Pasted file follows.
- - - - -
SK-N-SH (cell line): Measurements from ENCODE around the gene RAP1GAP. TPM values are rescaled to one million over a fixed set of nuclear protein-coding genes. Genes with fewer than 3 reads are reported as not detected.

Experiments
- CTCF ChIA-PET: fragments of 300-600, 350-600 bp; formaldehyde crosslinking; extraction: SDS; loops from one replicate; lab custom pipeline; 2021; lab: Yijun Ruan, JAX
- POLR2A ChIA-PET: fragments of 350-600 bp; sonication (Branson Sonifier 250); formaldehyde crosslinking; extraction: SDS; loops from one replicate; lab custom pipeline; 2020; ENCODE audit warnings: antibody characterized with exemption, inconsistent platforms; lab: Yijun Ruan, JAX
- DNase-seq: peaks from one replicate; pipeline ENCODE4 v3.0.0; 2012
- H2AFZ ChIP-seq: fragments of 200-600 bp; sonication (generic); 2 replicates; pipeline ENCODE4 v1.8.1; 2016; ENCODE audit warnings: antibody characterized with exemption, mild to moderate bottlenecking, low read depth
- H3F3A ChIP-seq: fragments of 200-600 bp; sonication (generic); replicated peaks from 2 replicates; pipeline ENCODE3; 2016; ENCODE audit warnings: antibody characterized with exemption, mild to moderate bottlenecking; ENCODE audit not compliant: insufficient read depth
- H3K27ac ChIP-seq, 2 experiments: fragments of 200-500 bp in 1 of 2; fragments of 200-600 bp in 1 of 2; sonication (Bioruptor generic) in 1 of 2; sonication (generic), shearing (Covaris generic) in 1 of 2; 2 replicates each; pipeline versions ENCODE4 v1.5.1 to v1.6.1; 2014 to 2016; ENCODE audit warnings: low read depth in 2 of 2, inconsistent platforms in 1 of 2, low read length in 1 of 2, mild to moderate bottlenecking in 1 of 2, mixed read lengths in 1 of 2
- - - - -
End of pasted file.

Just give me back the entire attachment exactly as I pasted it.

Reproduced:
SK-N-SH (cell line): Measurements from ENCODE around the gene RAP1GAP. TPM values are rescaled to one million over a fixed set of nuclear protein-coding genes. Genes with fewer than 3 reads are reported as not detected.

Experiments
- CTCF ChIA-PET: fragments of 300-600, 350-600 bp; formaldehyde crosslinking; extraction: SDS; loops from one replicate; lab custom pipeline; 2021; lab: Yijun Ruan, JAX
- POLR2A ChIA-PET: fragments of 350-600 bp; sonication (Branson Sonifier 250); formaldehyde crosslinking; extraction: SDS; loops from one replicate; lab custom pipeline; 2020; ENCODE audit warnings: antibody characterized with exemption, inconsistent platforms; lab: Yijun Ruan, JAX
- DNase-seq: peaks from one replicate; pipeline ENCODE4 v3.0.0; 2012
- H2AFZ ChIP-seq: fragments of 200-600 bp; sonication (generic); 2 replicates; pipeline ENCODE4 v1.8.1; 2016; ENCODE audit warnings: antibody characterized with exemption, mild to moderate bottlenecking, low read depth
- H3F3A ChIP-seq: fragments of 200-600 bp; sonication (generic); replicated peaks from 2 replicates; pipeline ENCODE3; 2016; ENCODE audit warnings: antibody characterized with exemption, mild to moderate bottlenecking; ENCODE audit not compliant: insufficient read depth
- H3K27ac ChIP-seq, 2 experiments: fragments of 200-500 bp in 1 of 2; fragments of 200-600 bp in 1 of 2; sonication (Bioruptor generic) in 1 of 2; sonication (generic), shearing (Covaris generic) in 1 of 2; 2 replicates each; pipeline versions ENCODE4 v1.5.1 to v1.6.1; 2014 to 2016; ENCODE audit warnings: low read depth in 2 of 2, inconsistent platforms in 1 of 2, low read length in 1 of 2, mild to moderate bottlenecking in 1 of 2, mixed read lengths in 1 of 2